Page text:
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And again, after the Death of one of the Brothers--- “ But Charles, after his Brother's decease, “ was constituted King by the consent of all the so Franks. Also, towards the end of his History of Charles the Great, he says, “The Nobility of so the Franks being solemnly assembled from “ all parts of the Kingdom ; he, in their pre“ fence, called forth to him Lewis King of " Aquitain, (the only one of Heldegardis's Sons
then living ) and by the advice and consent of
them all, constituted him his Associate in the “ whole Kingdom, and Heir of the Imperial Se Dignity. Thus much out of Aimoinus..
Many Testimonies of the like nature we find in Gregorius Turon. whereof we shall cite only these few following, lib. 2. cap. 12. “The Franks (says he) having expelled Childeric, “ unanimously elected Eudo for their King. Also lib. 4. cap. 51.--" Then the Franks (who
once look'd towards Childebert the Elder) sent. San Embassy to Sigebert, inviting him to leave * Chilperic and come to them, that they by
their own authority might make him King.--And a little after. “ The whole Army was « drawn up before him; and having set him
upon a Shield, they appointed him to be their King. And in another place--- " Sigibert agreeing to the Franks Proposals, was placed upon a Shield, according to the custom of
that Nation, and proclaimed King ; and so “ got the Kingdom from his Brother Chilperic-And presently after--- " The Burgundians and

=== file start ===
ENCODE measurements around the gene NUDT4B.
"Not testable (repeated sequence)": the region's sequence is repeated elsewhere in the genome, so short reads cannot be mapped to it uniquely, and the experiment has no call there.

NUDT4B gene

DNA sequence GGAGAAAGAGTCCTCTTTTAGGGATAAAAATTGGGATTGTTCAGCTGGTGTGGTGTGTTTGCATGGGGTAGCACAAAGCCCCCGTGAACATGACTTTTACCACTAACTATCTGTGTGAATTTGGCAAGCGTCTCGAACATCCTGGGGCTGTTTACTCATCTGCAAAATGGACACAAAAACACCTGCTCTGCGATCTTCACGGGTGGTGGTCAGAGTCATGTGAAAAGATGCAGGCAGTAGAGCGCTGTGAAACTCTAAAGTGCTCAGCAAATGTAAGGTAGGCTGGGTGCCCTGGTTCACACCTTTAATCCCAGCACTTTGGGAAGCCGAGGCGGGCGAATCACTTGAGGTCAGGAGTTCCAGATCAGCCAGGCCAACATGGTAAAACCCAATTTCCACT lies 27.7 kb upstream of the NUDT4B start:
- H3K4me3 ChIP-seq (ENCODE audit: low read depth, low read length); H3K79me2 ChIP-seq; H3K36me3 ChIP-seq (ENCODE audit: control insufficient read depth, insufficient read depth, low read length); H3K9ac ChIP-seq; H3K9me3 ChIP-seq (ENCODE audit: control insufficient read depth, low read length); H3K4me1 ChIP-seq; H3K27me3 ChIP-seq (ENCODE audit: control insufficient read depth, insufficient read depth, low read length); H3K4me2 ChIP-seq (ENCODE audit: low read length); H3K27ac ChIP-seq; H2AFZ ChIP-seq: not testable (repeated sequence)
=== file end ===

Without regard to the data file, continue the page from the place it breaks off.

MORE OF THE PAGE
and Auftrafians concluded a Peace with the “ Franks, and made Clotharius King over them " in all the three Kingdoms. Which particular the Abbot of Ursperg confirms. " The Bur* gundians (says he) and Australians having
ftruck up a Peace with the Franks, advanced Clotharius to be King and fole Ruler of the
whole Kingdom. And in another place-“ The Franks appointed one of his Brothers, “called Hilderic, who was already King of the “ Austrasians, to be also their King. .
To this matter belongs what Luitprandus Ticinenfis writes, lib. 1. cap. 6. “And when he “ was about to enter into that Francia which " is called Roman, (after having cross'd the
Countries of the Burgundians ) several Am
bassadors of the Franks met him, acquaint"ing him that they were returning home a'gain; because being tired with long expecta" tion of his coming, and not able any longer
to be without a King, they had unanimously
Chosen Odo or Wido, tho’’tis reported the “ Franks did not take Wido upon this occasion “ for their King, buc.